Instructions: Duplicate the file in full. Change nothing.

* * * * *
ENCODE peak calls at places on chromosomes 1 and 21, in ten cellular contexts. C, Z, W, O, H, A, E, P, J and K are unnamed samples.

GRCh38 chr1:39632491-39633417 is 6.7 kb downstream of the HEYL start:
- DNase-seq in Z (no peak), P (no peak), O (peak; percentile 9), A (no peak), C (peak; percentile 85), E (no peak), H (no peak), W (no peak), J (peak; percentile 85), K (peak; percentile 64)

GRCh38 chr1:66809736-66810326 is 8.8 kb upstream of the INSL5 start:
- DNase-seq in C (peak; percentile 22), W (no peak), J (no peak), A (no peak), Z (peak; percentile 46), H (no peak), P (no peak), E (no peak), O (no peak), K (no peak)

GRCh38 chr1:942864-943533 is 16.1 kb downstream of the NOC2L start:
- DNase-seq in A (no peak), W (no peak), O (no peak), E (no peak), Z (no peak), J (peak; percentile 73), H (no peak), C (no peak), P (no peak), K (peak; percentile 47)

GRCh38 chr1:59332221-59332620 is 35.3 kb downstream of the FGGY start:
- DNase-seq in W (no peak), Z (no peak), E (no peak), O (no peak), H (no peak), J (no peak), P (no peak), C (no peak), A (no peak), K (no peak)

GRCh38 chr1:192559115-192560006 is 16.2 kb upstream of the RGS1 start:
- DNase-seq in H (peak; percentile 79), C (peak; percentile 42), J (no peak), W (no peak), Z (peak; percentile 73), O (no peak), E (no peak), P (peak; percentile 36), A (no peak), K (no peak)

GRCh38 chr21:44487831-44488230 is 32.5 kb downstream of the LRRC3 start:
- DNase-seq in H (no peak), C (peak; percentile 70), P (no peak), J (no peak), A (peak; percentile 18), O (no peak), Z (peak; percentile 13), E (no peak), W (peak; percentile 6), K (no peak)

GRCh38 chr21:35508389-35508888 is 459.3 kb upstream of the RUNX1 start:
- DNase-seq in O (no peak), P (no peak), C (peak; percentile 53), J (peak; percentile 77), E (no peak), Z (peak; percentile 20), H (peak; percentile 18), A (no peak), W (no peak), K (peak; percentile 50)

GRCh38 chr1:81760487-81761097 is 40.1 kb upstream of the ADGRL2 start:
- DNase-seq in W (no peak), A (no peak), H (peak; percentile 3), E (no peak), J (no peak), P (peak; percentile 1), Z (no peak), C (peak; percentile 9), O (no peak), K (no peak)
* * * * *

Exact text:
ENCODE peak calls at places on chromosomes 1 and 21, in ten cellular contexts. C, Z, W, O, H, A, E, P, J and K are unnamed samples.

GRCh38 chr1:39632491-39633417 is 6.7 kb downstream of the HEYL start:
- DNase-seq in Z (no peak), P (no peak), O (peak; percentile 9), A (no peak), C (peak; percentile 85), E (no peak), H (no peak), W (no peak), J (peak; percentile 85), K (peak; percentile 64)

GRCh38 chr1:66809736-66810326 is 8.8 kb upstream of the INSL5 start:
- DNase-seq in C (peak; percentile 22), W (no peak), J (no peak), A (no peak), Z (peak; percentile 46), H (no peak), P (no peak), E (no peak), O (no peak), K (no peak)

GRCh38 chr1:942864-943533 is 16.1 kb downstream of the NOC2L start:
- DNase-seq in A (no peak), W (no peak), O (no peak), E (no peak), Z (no peak), J (peak; percentile 73), H (no peak), C (no peak), P (no peak), K (peak; percentile 47)

GRCh38 chr1:59332221-59332620 is 35.3 kb downstream of the FGGY start:
- DNase-seq in W (no peak), Z (no peak), E (no peak), O (no peak), H (no peak), J (no peak), P (no peak), C (no peak), A (no peak), K (no peak)

GRCh38 chr1:192559115-192560006 is 16.2 kb upstream of the RGS1 start:
- DNase-seq in H (peak; percentile 79), C (peak; percentile 42), J (no peak), W (no peak), Z (peak; percentile 73), O (no peak), E (no peak), P (peak; percentile 36), A (no peak), K (no peak)

GRCh38 chr21:44487831-44488230 is 32.5 kb downstream of the LRRC3 start:
- DNase-seq in H (no peak), C (peak; percentile 70), P (no peak), J (no peak), A (peak; percentile 18), O (no peak), Z (peak; percentile 13), E (no peak), W (peak; percentile 6), K (no peak)

GRCh38 chr21:35508389-35508888 is 459.3 kb upstream of the RUNX1 start:
- DNase-seq in O (no peak), P (no peak), C (peak; percentile 53), J (peak; percentile 77), E (no peak), Z (peak; percentile 20), H (peak; percentile 18), A (no peak), W (no peak), K (peak; percentile 50)

GRCh38 chr1:81760487-81761097 is 40.1 kb upstream of the ADGRL2 start:
- DNase-seq in W (no peak), A (no peak), H (peak; percentile 3), E (no peak), J (no peak), P (peak; percentile 1), Z (no peak), C (peak; percentile 9), O (no peak), K (no peak)